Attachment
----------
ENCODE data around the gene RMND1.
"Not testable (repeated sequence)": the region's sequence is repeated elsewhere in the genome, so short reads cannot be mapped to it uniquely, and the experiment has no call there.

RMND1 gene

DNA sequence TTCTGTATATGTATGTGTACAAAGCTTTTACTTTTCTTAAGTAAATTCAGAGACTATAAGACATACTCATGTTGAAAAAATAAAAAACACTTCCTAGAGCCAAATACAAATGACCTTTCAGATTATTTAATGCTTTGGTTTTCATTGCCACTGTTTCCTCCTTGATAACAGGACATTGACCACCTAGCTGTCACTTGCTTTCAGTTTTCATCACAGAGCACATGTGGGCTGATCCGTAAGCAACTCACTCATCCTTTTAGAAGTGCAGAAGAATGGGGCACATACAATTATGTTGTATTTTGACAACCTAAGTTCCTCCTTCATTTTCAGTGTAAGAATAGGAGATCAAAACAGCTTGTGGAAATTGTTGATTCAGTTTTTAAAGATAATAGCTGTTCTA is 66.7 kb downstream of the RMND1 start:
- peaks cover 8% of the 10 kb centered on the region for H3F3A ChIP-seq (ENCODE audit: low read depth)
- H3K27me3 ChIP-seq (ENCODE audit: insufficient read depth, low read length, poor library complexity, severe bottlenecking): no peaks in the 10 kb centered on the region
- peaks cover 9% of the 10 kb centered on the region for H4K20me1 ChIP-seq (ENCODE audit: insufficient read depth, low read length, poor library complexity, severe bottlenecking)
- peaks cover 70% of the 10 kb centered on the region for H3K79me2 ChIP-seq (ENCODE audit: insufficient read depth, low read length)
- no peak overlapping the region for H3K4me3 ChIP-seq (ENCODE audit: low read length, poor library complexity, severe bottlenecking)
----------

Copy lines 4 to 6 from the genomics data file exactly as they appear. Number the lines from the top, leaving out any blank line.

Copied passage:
DNA sequence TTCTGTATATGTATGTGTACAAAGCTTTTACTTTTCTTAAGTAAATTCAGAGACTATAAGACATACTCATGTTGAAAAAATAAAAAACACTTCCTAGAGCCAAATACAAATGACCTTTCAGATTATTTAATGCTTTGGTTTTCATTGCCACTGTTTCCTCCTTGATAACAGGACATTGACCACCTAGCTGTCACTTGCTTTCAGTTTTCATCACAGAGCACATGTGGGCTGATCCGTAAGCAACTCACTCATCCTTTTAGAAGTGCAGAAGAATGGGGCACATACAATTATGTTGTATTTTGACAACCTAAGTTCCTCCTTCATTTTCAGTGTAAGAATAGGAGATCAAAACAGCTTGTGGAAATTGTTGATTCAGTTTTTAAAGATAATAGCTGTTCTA is 66.7 kb downstream of the RMND1 start:
- peaks cover 8% of the 10 kb centered on the region for H3F3A ChIP-seq (ENCODE audit: low read depth)
- H3K27me3 ChIP-seq (ENCODE audit: insufficient read depth, low read length, poor library complexity, severe bottlenecking): no peaks in the 10 kb centered on the region